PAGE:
TV Stations Worry 'People Meters' Miss Minorities
Thursday, May 26, 2005
Nearly all of Washington's major broadcast stations are asking Nielsen Media Research to delay the scheduled rollout of its new TV ratings system next week because they say it undercounts minority viewers.
The parent companies of WJLA (Channel 7), WUSA (Channel 9), WTTG (Channel 5), WDCA (Channel 20) and WBDC (Channel 50) argue that preliminary results of the new Local People Meter system are not counting a disproportionate number of black and Hispanic households, as well as younger viewers and larger families.
Nielsen intends to officially switch to people meters (or LPMs) on June 2, despite the stations' protests. LPMs, which now count viewers in the five largest markets, are designed to deliver a more accurate snapshot of TV-watching habits, using a meter that sits atop every television in a Nielsen household. The meter records which programs each family member watches. But the trick is getting everyone to remember to log on properly, leading critics to say it's too unreliable.
During a tryout from May 2 to 15, the people meters detected a drop in all area viewers across several time slots. When approximately 650,000 households were thought to be watching local TV between 5 and 7 p.m. earlier this year, the LPMs indicated that 124,000 fewer households were watching the top local stations at all. (And cable lost another 114,000 households in that slot.)
LPMs will be used in more than 600 households in the Washington area market. They will replace the approximately 440 older meters that currently track viewership -- but without specific demographic information. People meters will also eliminate the diary system reserved for the four ratings "sweeps" periods, which determine the stations' advertising rates.
"We believe the numbers in Washington, D.C., are wrong," said Jerald Fritz, a senior vice president at Allbritton Communications, which owns WJLA, during a news conference call yesterday. "Nielsen's numbers are wrong because the new local people meter is not counting lots of people."
"We're looking for an accurate rating system, and when you have as many people as there are currently being left out of the sample, it cannot be accurate," Duffy Dyer, general manager of Fox-owned WTTG, said in a phone interview yesterday.
A coalition of local-station representatives planned to meet with Nielsen today.
NBC-owned WRC (Channel 4), which is usually ranked No. 1 for local news under the old system, is the only station that hasn't joined the coalition, although it was invited.
"We do have concerns with the current sample composition as it relates to the planned rollout of the LPMs, but believe it's more effective to deal with these business issues through direct discussions with Nielsen," an NBC spokeswoman said in a statement.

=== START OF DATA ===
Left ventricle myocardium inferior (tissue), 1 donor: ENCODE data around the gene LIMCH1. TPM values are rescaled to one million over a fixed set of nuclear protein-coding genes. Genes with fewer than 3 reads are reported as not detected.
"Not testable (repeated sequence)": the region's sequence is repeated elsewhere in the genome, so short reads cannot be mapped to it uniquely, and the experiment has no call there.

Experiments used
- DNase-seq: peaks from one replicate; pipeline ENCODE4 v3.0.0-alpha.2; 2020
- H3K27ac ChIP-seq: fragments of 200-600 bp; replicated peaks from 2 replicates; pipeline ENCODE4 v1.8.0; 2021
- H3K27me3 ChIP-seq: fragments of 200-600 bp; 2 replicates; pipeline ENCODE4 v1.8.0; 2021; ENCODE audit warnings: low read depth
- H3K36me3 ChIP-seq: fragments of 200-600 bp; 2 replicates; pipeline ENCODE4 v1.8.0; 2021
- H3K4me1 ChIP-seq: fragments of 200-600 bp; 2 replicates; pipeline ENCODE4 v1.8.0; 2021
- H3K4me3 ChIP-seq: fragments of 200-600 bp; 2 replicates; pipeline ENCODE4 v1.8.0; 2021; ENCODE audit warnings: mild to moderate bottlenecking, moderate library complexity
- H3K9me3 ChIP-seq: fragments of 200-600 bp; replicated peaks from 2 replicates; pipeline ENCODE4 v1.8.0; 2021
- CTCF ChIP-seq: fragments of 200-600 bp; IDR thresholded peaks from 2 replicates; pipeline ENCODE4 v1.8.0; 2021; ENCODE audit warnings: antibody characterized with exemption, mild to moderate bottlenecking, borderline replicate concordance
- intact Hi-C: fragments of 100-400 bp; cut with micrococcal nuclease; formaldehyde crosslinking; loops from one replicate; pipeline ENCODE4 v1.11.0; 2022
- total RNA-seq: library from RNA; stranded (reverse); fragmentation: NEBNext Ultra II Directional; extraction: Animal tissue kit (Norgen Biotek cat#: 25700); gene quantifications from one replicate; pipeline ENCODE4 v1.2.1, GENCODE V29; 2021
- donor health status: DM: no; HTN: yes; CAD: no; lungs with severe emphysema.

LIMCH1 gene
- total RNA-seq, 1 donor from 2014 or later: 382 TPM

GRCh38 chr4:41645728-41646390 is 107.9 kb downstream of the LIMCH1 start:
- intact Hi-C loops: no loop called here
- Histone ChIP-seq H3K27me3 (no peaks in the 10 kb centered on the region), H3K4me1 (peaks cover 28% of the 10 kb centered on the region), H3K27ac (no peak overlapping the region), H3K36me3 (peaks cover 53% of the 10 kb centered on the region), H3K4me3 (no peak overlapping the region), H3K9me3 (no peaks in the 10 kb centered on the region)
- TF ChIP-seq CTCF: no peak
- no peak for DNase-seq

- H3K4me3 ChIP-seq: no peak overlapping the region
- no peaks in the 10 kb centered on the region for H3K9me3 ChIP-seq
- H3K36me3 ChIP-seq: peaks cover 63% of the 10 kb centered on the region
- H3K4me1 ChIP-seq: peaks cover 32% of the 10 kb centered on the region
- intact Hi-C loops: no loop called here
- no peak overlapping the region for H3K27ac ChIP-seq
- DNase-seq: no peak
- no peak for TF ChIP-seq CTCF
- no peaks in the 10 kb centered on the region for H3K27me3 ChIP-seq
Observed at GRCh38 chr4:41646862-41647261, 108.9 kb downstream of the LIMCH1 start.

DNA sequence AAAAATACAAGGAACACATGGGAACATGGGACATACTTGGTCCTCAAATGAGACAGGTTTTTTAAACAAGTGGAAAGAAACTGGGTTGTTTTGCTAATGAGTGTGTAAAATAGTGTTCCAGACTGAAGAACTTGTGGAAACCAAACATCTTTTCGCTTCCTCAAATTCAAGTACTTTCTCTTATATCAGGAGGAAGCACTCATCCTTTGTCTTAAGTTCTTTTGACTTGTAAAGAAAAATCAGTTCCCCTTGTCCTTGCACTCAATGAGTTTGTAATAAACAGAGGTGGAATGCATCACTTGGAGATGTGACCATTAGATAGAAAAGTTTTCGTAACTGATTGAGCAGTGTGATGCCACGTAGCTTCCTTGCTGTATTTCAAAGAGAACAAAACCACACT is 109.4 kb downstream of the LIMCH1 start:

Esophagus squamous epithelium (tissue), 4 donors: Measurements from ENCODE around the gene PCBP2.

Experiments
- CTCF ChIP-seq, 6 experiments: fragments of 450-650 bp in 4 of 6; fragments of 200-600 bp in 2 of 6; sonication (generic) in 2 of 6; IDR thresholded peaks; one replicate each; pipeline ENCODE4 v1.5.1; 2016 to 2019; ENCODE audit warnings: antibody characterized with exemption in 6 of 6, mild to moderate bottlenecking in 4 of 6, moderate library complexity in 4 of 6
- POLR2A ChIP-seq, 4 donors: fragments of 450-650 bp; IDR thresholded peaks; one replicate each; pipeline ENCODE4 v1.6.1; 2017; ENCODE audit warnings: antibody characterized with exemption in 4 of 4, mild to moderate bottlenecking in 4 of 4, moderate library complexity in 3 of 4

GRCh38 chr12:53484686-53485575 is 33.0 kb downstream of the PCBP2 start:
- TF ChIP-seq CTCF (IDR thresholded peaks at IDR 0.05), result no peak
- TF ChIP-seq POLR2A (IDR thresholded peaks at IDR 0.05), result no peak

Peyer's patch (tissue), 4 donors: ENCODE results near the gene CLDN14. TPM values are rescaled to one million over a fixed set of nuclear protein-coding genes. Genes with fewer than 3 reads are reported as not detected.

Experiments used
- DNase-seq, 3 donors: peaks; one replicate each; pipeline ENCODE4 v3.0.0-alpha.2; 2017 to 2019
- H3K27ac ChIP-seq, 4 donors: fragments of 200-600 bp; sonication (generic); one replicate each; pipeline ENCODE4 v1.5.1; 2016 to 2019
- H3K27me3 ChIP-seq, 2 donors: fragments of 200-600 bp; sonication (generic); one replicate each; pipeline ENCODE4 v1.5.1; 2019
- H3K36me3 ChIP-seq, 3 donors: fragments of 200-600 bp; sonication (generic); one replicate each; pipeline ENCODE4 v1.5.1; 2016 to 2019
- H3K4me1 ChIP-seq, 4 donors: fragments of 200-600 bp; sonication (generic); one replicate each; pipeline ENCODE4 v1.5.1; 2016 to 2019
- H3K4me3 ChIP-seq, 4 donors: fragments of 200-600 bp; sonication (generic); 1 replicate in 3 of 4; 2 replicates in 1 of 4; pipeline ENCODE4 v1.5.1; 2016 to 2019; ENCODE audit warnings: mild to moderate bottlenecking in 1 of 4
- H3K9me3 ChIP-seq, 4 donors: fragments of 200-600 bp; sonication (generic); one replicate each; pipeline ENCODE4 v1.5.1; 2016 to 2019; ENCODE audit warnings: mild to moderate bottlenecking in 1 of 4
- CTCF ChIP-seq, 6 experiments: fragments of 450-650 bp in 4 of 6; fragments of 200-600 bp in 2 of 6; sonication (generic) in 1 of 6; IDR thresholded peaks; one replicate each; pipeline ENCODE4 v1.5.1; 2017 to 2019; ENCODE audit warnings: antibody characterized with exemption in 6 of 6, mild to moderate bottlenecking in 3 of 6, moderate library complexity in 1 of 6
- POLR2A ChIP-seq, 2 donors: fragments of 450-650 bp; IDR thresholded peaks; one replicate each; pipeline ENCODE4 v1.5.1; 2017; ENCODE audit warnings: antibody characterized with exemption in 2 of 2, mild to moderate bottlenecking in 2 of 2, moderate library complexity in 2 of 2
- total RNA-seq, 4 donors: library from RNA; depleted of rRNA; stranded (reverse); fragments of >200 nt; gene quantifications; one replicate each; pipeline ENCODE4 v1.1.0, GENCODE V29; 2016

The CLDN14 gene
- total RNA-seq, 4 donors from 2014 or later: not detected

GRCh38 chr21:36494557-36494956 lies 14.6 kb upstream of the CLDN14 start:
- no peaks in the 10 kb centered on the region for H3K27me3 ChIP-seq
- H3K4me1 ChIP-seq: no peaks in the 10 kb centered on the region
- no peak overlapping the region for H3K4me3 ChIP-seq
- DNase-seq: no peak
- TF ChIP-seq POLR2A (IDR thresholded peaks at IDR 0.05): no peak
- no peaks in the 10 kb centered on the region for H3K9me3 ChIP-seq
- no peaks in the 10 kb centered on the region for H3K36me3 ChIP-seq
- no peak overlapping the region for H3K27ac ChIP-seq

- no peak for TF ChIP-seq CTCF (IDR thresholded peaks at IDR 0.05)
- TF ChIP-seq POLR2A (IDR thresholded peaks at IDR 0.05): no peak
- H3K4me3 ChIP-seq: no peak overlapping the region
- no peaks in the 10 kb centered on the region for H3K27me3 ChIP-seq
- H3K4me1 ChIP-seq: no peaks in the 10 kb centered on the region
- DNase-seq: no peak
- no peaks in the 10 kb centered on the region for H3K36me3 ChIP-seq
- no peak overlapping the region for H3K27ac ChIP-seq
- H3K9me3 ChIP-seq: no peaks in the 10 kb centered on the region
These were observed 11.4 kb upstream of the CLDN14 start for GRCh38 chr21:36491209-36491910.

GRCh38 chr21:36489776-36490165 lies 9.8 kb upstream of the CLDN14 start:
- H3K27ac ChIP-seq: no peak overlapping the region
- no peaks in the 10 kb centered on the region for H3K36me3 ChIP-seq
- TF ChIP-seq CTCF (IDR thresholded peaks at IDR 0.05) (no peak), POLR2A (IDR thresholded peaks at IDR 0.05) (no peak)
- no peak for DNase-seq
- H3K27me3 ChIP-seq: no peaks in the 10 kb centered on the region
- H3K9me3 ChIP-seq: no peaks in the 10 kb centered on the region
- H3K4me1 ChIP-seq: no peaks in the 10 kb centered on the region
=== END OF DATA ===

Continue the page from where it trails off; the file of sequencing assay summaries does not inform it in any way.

Allbritton's Fritz contended that the "faulting" rates of LPMs are "simply off the chart," referring to the percentage of households in the sample for which no usable ratings data was collected.
Critics of people meters, including the advocacy group Don't Count Us Out, claim that Nielsen hasn't adequately taught all households how to use the device, which requires each family member to log on with the people-meter remote before channel-surfing. A fault can occur for many reasons: forgetfulness; the meter becomes disconnected; power failures; wires are crossed with other electronics.
Fritz said that for the week ending May 15, Nielsen failed to collect any data in 25 percent of homes with Hispanic viewers that are wired with an LPM, and about 17 percent of homes with black viewers.
Nielsen released a statement yesterday refuting the coalition's numbers, which it says were based on only one week of the trial dates. Nielsen says the fault rates for Hispanic and African American households since April are at about 14 and 12 percent, respectively.
The fault rate among all homes with people meters in the Washington market is about 8 percent.
Still, Nielsen spokesman Jack Loftus acknowledges that the fault rates among minority households is a "fair issue, but one that is true of all metered samples." He also contends that the fault rates are better than those of the old meter sets.
The local stations are alarmed because they're seeing a drop in viewership in key time slots, Loftus said. "We've changed the currency, and whenever you change the currency the numbers change," he said.
Despite the high fault rates from predominantly black homes, total viewership levels were actually up in that demographic during the test run -- most notably on cable channels, according to Nielsen. That means fewer people were watching the local affiliates during the sweeps period. People meters could, in effect, make every day a sweeps period.
Loftus said he is encouraged that the meters are already delivering numbers that in many cases are dramatically different from what Nielsen reported a year ago. "That diversity of viewing is captured by the people meter," he said.